Sunday, May 24, 2015

Is it a 'Michael Kors bag' or a 'fake Birkin'? One wonders ...

When the Michael Kors store opened in 2011 at the Tanger 1 Outlet Center in Bluffton, I began to notice what seemed like a marked shift in the brand of purse that women and teens who live in this area started carrying. It went from Coach or Vera Bradley to — obviously, because what else am I talking about here? — Michael Kors.
I’m sure part of this was just a reflection of a shift in trend nationally, but it did have a small-town element to it. Tanger had just upped its game with a complete tear-down/rebuild and a new crop of more relevant stores, so naturally we all flocked there like this was “Little House on the Prairie” and we’d just heard tell that Oleson’s Mercantile got a new bolt of fabric.
(Who wore it best? Nellie wore it best.)
The Michael Kors trend continues. I’m not a market analyst, but I would say the purse game in Beaufort County goes something like this: Michael Kors, then Kate Spade, with Spartina 449 coming in hot and Marc by Marc Jacobs (RIP) mixed in here and there.
And here’s the thing about Michael Kors that not enough people seem to talk about (at least not enough for my liking). Its Hampton line of bags (which I have in East-West black and a lot of women locally also have) resembles an Hermes Birkin bag, that exclusive $10,000-plus, waiting-list-only purse that serves as an Upper East Side hiney sniff for women who need to know your pedigree before they’ll talk to you. 
The design — with its “What! I’m not copying a Birkin! My my, the accusations!” variations — gives you the same silhouette as a Birkin would. The same tidy rectangle with primly looped handles. With a quick glance, it might just fool people.
It reminds me of when Reed Krakoff rocked Coach’s world with his “C-print” design 10 years ago. It looked too much like a Gucci knock-off for me to accept it into my purse family. But I went for this Michael Kors bag.
When we invest in a designer purse, we’re choosing a certain look that is particular to a brand. The MK looked like an MK purse but also kind of familiar to me. I couldn’t place it at first. Now I can place it. So now I’m wondering if it’s a “Michael Kors purse” or a “fake Birkin.” The answer doesn’t matter, but sometimes I like to think about things like this. By the way, tell me if you think I’m wrong about the Beaufort County purse order. I want to hear what you think.
By the way, tell me if you think I'm wrong about the Beaufort County purse order. I want to hear what you think.-Liz Farrell

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Wednesday, May 20, 2015

Floyd Mayweather My Crocodile Bag ... Is Worth $150,000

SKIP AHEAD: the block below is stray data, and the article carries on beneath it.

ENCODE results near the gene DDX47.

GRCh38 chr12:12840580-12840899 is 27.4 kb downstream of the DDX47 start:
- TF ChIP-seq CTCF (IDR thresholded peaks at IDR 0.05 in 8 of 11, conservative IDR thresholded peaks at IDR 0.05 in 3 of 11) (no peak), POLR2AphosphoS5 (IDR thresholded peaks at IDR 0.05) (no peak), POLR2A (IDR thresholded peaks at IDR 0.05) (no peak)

Floyd Mayweather is flossin' a ridiculously rare man-bag ... and it costs more than your CAR!!!! 
The boxer just touched down in Georgia this morning ... flaunting one of his favorite expensive purchases -- a diamond Hermès HAC 50 bag made out of crocodile skin.
We spoke to someone from Hermès who told us the bag isn't being sold in stores -- and therefore, it MUST be a custom job (Pharrell had a custom Hermès bag made in 2007).
So, we went to the The Money Team looking for answers ... and one of Floyd's top TMT guys told us Floyd paid around $150k for the bag, which is accented with 245 diamonds on the metal hardware.
It's a drop in the bucket for Floyd who claimed he made around $200 million for the Pacquiao fight.
And he's not done spending yet ... Floyd tweeted to his people in Atlanta -- "Anyone know what time the stores open up? I need to pick up a few items for the [Atlanta Hawks] game tonight."


Hermès doesn’t make it easy for you to buy its stuff

That’s why it sells so well.

Hermès inaugurated its CityCenterDC boutique with a grand, eccentric flourish befitting a nearly 180-year-old French luxury firm that was born as a harness-maker and grew into the purveyor of $10,000 Birkin handbags. At a seated dinner in the stately surroundings of the Andrew W. Mellon Auditorium, 120 guests began their meal with a foie gras feuilleté and ended it with a white chocolate “flower pot” filled with raspberries and mousse — a dessert so finely executed it could have been a porcelain figurine.
Though the fine china upon which the pea-crusted lamb loin was artfully arranged came directly from the company’s stock, the dinner otherwise did very little to showcase the actual stuff of Hermès. But in the digital millennium, luxury is defined less by products than by experiences.